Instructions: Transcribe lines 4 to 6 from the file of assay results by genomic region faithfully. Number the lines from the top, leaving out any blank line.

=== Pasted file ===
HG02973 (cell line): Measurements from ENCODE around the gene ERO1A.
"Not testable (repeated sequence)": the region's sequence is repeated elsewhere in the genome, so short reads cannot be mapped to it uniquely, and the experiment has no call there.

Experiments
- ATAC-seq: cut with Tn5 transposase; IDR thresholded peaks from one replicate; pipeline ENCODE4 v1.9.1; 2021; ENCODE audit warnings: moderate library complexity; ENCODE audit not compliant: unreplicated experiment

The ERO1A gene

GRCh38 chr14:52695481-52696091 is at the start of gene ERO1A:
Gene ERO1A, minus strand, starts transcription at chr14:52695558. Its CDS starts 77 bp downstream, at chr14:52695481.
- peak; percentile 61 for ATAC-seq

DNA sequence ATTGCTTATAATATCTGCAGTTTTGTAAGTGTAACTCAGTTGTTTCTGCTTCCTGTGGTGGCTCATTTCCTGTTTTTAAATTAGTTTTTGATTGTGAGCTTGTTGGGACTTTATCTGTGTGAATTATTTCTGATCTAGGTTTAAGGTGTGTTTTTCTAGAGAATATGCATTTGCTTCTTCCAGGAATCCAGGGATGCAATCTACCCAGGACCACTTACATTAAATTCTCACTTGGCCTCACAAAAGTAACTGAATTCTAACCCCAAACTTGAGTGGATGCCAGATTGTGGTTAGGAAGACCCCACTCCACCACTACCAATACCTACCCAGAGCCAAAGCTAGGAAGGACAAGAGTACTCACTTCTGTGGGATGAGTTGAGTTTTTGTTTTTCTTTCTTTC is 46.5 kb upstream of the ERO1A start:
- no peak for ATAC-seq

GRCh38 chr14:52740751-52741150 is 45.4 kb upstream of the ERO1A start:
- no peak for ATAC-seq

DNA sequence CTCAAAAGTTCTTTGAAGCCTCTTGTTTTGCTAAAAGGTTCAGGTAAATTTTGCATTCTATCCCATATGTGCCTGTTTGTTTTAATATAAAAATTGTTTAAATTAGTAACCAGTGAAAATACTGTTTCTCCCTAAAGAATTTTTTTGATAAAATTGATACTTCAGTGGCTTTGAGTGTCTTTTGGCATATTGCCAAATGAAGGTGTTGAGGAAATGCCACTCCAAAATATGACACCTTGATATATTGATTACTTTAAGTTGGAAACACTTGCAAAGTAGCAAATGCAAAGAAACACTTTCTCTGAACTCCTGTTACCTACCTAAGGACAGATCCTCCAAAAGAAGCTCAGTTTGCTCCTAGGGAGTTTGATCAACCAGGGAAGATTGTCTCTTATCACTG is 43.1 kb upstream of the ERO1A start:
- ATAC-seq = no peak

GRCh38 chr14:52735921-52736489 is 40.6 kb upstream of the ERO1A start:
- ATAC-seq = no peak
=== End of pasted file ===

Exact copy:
- ATAC-seq: cut with Tn5 transposase; IDR thresholded peaks from one replicate; pipeline ENCODE4 v1.9.1; 2021; ENCODE audit warnings: moderate library complexity; ENCODE audit not compliant: unreplicated experiment

The ERO1A gene

GRCh38 chr14:52695481-52696091 is at the start of gene ERO1A: